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The water jar test, first described in Abraham Luchins' 1942 classic experiment,[1] is a commonly cited example of an Einstellung situation. The experiment's participants were given the following problem: you have 3 water jars, each with the capacity to hold a different, fixed amount of water; figure out how to measure a certain amount of water using these jars. It was found that subjects used methods that they had used previously to find the solution even though there were quicker and more efficient methods available. The experiment shines light on how mental sets can hinder the solving of novel problems.

In Luchins' experiment, subjects were divided into two groups. The experimental group was given five practice problems, followed by 4 critical test problems. The control group did not have the five practice problems. All of the practice problems and some of the critical problems had only one solution, which was "B minus A minus 2*C.” For example, one is given Jar A capable of holding 21 units of water, B capable of holding 127, and C capable of holding 3. If an amount of 100 units must be measured out, the solution is to fill up Jar B and pour out enough water to fill A once and C twice.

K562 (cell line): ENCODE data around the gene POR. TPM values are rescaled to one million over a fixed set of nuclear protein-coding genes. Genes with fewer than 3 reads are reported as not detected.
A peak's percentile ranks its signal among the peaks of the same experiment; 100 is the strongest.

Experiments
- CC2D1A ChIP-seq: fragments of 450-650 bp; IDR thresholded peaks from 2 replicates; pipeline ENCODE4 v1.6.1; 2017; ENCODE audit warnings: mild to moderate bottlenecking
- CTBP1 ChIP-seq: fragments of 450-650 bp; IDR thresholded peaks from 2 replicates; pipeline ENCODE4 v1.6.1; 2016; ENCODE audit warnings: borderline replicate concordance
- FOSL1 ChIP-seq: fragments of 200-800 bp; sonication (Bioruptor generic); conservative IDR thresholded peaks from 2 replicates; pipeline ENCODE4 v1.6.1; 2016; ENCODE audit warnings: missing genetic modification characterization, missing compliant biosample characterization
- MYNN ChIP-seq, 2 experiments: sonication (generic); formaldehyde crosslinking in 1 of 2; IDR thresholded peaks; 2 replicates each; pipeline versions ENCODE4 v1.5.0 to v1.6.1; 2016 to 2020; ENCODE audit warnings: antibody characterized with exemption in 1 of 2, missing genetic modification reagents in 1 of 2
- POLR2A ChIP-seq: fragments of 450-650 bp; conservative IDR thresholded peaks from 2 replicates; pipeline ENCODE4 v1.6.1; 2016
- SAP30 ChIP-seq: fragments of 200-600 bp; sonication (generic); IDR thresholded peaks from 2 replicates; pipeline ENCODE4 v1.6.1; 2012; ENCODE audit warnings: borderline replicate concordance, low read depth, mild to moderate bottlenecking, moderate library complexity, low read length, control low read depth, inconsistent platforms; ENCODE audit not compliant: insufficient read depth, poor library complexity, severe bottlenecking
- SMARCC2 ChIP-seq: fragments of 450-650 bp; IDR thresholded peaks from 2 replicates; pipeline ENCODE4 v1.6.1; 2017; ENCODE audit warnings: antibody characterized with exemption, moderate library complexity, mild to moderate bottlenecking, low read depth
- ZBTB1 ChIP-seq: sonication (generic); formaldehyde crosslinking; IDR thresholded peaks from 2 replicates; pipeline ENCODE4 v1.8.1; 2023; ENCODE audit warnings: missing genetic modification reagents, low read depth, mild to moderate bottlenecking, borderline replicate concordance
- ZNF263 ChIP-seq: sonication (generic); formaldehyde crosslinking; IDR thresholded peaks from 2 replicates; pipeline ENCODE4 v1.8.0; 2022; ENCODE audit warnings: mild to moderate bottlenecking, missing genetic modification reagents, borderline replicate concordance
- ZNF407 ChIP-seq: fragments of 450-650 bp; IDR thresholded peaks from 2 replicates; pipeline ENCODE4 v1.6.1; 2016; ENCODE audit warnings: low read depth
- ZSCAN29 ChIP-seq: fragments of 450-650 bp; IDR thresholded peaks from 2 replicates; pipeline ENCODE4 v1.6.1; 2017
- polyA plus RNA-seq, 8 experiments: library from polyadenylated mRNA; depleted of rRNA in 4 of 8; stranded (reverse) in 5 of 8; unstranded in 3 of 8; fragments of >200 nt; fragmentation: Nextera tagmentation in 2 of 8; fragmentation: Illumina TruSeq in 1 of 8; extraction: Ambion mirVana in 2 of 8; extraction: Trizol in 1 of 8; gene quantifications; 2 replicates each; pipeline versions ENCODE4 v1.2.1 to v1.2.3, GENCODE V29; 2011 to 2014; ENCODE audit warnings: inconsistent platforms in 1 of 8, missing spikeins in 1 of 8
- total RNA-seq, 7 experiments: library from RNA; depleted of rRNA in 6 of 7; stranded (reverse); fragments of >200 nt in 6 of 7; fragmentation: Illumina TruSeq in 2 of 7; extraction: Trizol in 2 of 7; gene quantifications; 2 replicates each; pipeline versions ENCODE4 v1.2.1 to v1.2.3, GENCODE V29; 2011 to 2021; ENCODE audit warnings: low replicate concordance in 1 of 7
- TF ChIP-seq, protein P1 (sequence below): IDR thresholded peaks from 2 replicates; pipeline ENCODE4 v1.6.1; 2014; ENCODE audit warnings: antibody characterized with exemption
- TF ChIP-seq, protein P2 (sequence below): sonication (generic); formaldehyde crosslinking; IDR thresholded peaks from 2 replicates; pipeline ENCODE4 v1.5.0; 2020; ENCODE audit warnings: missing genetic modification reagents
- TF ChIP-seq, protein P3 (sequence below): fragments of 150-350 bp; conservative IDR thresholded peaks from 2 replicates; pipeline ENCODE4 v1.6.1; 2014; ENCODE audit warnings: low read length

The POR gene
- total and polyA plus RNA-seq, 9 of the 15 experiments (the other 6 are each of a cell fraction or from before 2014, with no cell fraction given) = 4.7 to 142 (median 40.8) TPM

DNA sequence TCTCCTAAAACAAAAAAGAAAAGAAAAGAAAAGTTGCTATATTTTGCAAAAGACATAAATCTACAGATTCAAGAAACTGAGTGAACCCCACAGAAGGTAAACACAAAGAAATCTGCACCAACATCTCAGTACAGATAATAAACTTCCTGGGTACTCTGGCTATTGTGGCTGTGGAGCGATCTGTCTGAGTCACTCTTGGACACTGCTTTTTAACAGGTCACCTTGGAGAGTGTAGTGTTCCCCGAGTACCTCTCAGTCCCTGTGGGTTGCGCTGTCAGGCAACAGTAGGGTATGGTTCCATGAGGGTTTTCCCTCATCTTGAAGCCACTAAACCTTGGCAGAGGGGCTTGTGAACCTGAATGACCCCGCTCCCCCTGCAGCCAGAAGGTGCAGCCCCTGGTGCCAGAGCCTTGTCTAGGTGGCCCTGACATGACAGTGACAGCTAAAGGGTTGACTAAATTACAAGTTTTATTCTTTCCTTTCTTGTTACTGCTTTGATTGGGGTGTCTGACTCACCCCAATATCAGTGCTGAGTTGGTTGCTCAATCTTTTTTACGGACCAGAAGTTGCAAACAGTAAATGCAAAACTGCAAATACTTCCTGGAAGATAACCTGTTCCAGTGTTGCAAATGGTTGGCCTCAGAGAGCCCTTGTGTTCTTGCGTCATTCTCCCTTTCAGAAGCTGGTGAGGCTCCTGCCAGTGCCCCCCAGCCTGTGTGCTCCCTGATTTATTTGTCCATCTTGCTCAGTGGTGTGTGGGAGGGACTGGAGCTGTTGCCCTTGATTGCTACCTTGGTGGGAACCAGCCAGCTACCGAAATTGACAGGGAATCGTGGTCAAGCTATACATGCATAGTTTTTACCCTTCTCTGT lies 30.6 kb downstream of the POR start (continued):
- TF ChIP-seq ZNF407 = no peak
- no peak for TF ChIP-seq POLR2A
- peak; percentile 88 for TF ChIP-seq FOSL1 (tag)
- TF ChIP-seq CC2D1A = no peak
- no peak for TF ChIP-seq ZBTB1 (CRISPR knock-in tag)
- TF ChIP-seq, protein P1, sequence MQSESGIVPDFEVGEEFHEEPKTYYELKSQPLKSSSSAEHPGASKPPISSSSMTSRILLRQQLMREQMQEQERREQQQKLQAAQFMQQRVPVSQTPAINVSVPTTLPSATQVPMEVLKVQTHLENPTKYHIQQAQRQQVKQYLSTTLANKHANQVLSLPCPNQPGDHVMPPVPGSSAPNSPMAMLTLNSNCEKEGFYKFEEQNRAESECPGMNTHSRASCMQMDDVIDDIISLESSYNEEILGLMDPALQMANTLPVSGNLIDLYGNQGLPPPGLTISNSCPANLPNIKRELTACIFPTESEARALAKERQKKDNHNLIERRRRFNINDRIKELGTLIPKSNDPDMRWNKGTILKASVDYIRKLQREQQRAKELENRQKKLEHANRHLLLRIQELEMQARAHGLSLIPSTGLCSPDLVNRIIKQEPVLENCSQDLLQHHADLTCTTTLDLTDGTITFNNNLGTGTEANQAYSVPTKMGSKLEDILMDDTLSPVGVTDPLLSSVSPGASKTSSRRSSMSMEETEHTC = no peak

One of the critical problems was called the extinction problem. The extinction problem was a problem that could not be solved using the previous solution B-A-2C. In order to answer the extinction problem correctly, one had to solve the problem directly and generate a novel solution. An incorrect solution to the extinction problem indicated the presence of the Einstellung effect. The problems after the extinction problem again had two possible solutions. These post-extinction problems helped determine the recovery of the subjects from the Einstellung effect.

The critical problems could be solved using this solution (B-A-2C) or a shorter solution (A-C or A+C). For example, subjects were instructed to get 18 units of water from jars with capacities 15, 39, and 3. Despite the presence of a simpler solution (A+C), subjects in the experimental group tended to give the lengthier solution in lieu of the shorter one. Instead of simply filling up Jars A and C, most subjects from the experimental group preferred the previous method of B-A-2C, whereas virtually all of the control group used the simpler solution. Interestingly, when Luchins and Luchins gave experimental group subjects the warning, "Don't be blind," over half of them used the simplest solution to the remaining problems.[2] Thus, this warning helped reduce the prevalence of the Einstellung effect among the experimental group.

The results of the water jars experiment illustrates the concept of Einstellung. The majority of the experimental subjects adopted a mechanized state of mind and relied on mental sets formed through previous experience. However, the experimental subjects would have been more efficient if they had employed the direct method of solving the problem rather than applying the same solution from previous examples.

See alsoEdit

ReferencesEdit

  1. Cite error: Invalid <ref> tag; no text was provided for refs named Luchins
  2. Luchins, Abraham S. and Luchins, Edith Hirsch. Rigidity of Behavior: A Variational Approach to the Effect of Einstellung. University of Oregon Books: Eugene, Oregon, 1959, page 368
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